Basic Principles of Vibrometry

Basic Principles of Vibrometry

At the heart of every Polytec vibrometer system is the laser-Doppler vibrometer – a precision optical transducer used for determining vibration velocity and displacement at a fixed point. The technology is based on the Doppler-effect; sensing the frequency shift of back scattered light from a moving surface.

The Doppler Effect

If a wave is reflected by a moving object and detected by a measurement system (as is the case with the LDV), the measured frequency shift of the wave can be described as:

             fD = 2· v/λ

where v is the object's velocity and λ is the wavelength of the emitted wave. To be able to determine the velocity of an object, the (Doppler-)frequency shift has to be measured at a known wavelength. This is done in the LDV by using a laser interferometer.

Interferometry

The Laser-Doppler vibrometer works on the basis of optical interference, requiring two coherent light beams, with their respective light intensities I1 and I2, to overlap. The resulting intensity is not just the sum of the single intensities, but is modulated according to the formula

      Itot = I1 + I2 + 2 √(I1 I2 cos [2π(r1 - r2)/λ]

with a so-called “interference” term. This interference term relates to the path length difference between both beams. If this difference is an integer multiple of the laser wavelength, the overall intensity is four times a single intensity. Correspondingly, the overall intensity is zero if the two beams have a path length difference of half of one wavelength.

Experimental Setup

The image above shows how this physical law is exploited technically in the LDV.

The beam of a helium neon laser is split by a beamsplitter (BS 1) into a reference beam and a measurement beam. After passing through a second beamsplitter (BS 2), the measurement beam is focused onto the object under investigation, which reflects it. This reflected beam is now deflected downwards by BS 2 (see figure), is then merged with the reference beam by the third beam splitter (BS 3) and is then directed onto the detector.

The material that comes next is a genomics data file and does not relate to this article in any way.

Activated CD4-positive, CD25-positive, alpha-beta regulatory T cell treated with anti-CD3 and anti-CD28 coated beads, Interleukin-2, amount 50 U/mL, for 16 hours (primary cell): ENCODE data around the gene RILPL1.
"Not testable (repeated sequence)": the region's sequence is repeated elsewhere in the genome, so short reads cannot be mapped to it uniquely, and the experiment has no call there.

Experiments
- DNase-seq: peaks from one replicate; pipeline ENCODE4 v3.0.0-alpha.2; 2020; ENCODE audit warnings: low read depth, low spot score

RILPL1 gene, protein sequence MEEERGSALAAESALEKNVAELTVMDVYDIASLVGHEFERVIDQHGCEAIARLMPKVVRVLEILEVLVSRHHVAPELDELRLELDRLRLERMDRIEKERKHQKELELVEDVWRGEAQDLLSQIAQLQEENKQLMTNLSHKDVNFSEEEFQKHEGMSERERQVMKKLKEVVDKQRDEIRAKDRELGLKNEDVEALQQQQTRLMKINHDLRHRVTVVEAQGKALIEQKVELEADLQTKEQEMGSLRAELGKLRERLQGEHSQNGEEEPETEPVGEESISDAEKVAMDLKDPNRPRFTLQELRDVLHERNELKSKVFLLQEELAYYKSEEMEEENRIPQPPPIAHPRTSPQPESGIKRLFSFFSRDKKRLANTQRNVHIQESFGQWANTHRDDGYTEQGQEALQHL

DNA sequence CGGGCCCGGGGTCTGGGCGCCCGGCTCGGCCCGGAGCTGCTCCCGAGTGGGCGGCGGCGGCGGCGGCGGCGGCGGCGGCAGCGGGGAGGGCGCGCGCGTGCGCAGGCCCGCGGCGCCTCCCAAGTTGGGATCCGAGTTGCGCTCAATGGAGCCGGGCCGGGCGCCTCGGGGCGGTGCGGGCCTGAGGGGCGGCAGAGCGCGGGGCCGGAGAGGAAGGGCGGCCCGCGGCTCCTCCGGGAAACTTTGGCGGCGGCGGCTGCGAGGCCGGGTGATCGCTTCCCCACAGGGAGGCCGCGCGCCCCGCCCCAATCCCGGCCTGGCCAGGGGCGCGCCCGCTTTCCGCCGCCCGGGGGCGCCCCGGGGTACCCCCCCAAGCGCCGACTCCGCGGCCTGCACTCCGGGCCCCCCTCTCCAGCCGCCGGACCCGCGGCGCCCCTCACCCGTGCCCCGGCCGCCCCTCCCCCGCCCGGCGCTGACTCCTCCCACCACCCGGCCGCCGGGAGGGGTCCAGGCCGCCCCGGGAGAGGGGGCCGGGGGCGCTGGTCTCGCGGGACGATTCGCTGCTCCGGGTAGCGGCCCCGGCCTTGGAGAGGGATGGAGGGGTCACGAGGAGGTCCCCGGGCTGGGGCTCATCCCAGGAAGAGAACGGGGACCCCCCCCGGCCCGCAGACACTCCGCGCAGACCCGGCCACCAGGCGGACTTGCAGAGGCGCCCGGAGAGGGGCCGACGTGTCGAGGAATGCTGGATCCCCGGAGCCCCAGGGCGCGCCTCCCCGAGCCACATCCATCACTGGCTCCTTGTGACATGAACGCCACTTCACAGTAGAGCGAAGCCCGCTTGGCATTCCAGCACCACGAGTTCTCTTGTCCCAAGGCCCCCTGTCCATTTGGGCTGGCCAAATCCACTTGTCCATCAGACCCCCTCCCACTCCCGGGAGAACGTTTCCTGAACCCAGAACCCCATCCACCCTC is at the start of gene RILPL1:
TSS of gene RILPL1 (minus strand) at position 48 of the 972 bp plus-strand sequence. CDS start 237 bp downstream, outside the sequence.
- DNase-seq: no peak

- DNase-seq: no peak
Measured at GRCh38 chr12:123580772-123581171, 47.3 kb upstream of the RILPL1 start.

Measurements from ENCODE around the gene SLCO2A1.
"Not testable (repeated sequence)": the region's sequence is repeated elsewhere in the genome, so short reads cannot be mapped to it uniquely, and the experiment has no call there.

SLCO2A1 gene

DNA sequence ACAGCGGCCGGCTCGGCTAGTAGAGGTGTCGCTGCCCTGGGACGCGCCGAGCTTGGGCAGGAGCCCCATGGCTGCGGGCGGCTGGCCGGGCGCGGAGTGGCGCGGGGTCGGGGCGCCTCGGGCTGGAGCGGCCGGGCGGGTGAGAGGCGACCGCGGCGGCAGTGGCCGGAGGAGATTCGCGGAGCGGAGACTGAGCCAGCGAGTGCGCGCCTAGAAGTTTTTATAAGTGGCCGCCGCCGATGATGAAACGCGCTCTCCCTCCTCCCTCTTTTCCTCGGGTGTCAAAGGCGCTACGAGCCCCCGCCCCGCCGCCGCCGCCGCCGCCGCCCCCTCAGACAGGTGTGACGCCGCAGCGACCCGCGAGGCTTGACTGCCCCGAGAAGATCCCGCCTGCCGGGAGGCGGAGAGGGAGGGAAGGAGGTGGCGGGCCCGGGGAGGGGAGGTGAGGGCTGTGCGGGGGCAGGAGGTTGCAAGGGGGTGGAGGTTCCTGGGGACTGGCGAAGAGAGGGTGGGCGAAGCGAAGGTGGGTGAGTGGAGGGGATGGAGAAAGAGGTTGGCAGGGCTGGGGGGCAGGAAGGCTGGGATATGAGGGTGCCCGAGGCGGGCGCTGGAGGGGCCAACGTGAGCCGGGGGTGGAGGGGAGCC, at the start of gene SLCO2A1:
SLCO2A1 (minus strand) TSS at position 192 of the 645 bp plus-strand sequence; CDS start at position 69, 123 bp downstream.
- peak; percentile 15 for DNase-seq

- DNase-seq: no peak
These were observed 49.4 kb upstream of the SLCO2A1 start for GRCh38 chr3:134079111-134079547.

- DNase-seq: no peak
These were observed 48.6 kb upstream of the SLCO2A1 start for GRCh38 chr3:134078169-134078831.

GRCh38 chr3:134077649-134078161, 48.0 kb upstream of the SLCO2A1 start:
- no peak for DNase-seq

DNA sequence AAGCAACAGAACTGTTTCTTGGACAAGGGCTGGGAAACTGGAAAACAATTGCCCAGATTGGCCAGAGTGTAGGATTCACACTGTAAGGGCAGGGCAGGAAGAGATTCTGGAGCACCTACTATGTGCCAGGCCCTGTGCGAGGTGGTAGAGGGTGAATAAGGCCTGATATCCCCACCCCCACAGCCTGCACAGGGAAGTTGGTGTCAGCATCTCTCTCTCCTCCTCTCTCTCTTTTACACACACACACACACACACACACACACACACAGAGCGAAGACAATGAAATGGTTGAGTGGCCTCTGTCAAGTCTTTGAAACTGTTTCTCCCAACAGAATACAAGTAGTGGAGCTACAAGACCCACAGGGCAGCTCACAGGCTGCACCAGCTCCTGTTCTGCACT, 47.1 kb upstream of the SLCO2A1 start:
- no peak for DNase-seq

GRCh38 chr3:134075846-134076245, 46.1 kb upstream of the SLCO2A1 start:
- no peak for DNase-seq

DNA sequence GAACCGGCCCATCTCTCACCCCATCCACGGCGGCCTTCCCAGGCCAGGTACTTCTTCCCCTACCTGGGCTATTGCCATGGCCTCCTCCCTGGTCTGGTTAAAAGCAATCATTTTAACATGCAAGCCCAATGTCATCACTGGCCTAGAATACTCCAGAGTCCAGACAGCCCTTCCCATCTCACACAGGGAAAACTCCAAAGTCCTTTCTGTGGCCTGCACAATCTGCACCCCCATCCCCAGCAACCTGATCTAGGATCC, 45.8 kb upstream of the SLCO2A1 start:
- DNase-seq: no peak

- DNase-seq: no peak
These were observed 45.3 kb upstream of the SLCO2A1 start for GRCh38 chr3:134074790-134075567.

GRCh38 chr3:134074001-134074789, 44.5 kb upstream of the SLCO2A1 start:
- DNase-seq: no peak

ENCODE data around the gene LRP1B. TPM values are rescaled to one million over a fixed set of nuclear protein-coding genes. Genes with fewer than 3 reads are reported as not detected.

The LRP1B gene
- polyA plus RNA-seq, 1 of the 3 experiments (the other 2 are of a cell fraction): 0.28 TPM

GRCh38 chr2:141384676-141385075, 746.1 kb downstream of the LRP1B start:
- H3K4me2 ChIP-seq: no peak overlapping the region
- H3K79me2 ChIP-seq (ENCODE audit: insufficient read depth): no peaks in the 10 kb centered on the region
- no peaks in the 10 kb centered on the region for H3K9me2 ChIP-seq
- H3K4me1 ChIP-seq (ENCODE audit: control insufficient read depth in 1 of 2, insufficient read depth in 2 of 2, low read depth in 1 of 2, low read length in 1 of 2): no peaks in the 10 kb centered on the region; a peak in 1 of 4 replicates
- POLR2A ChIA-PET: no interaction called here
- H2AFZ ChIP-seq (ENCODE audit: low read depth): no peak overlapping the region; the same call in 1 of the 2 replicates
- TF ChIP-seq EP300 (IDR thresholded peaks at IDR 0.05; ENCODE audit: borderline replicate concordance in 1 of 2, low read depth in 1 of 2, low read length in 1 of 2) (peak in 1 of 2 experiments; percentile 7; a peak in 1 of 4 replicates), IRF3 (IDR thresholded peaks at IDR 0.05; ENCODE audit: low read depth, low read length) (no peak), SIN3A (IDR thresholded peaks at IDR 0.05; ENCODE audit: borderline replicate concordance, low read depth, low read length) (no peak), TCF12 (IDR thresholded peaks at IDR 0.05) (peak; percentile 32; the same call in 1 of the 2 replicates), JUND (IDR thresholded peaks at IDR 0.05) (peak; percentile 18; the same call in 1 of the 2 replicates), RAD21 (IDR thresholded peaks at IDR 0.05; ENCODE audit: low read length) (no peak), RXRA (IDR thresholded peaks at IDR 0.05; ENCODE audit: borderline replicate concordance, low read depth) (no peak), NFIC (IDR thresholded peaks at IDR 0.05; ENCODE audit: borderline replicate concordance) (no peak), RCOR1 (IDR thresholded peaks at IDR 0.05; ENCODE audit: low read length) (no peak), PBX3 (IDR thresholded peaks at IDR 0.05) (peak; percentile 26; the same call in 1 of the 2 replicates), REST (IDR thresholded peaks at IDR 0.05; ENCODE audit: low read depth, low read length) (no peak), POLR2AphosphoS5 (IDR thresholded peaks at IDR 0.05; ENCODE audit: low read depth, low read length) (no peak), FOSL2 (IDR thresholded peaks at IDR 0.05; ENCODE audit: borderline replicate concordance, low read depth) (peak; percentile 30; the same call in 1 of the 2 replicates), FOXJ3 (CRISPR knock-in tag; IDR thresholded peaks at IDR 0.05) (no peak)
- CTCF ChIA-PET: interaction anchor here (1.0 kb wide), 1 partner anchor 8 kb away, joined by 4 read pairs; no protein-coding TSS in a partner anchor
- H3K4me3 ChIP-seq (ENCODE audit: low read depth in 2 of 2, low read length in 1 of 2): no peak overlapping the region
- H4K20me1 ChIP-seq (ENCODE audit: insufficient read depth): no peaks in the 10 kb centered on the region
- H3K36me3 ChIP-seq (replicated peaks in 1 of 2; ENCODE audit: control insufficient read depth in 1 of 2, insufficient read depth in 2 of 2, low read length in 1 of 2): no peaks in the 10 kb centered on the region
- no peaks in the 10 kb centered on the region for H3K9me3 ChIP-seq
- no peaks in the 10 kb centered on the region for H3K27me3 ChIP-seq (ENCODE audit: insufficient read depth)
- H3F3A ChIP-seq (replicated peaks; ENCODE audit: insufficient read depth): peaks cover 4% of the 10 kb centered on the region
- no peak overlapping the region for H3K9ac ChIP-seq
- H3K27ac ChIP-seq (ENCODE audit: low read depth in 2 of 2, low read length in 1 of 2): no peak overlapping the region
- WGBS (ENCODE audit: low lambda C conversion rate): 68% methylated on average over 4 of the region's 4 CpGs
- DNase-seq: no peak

As the path length of the reference beam is constant over time (with the exception of negligible thermal effects on the interferometer) (r2 = const.), a movement of the object under investigation (r1 = r(t)) generates a dark and bright (fringe) pattern typical of interferometry on the detector. One complete darkbright cycle on the detector corresponds to an object displacement of exactly half of the wavelength of the light used. In the case of the helium neon laser used almost exclusively for vibrometers, this corresponds to a displacement of 316 nm!

Changing the optical path length per unit of time manifests itself as the Doppler frequency shift of the measurement beam. This means that the modulation frequency of the interferometer pattern determined is directly proportional to the velocity of the object. As object movement away from the interferometer generates the same interference pattern (and frequency shift) as object movement towards the interferometer, this setup cannot determine the direction the object is moving in. For this purpose, an acousto-optic modulator (Bragg cell) is placed in the reference beam, which shifts the light frequency by 40 MHz (by comparison, the frequency of the laser light is 4.74 · 1014 Hz). This generates a modulation frequency of the fringe pattern of 40 MHz when the object is at rest. If the object then moves towards the interferometer, this modulation frequency is reduced and if it moves away from the vibrometer, the detector receives a frequency higher than 40 MHz. This means that it is now possible not only to detect the amplitude of movement but also to clearly define the direction of movement.

Displacement or Velocity?

In principle the LDV can directly measure displacement as well as velocity. In this case, the Doppler frequency is not transformed into a voltage proportional to velocity; instead the LDV counts the bright-dark fringes on the detector. Using suitable interpolation techniques, Polytec's vibrometers attain a resolution of 2 nm, and with digital demodulation techniques even down to the pm range! Displacement demodulation is better suited for low frequency measurements and velocity demodulation is better for higher frequencies, because the maximum amplitudes of harmonic vibrations can be expressed as follows:

          v = 2π • f • s

As its frequency increases, a certain vibration generates higher velocities at lower displacement amplitudes.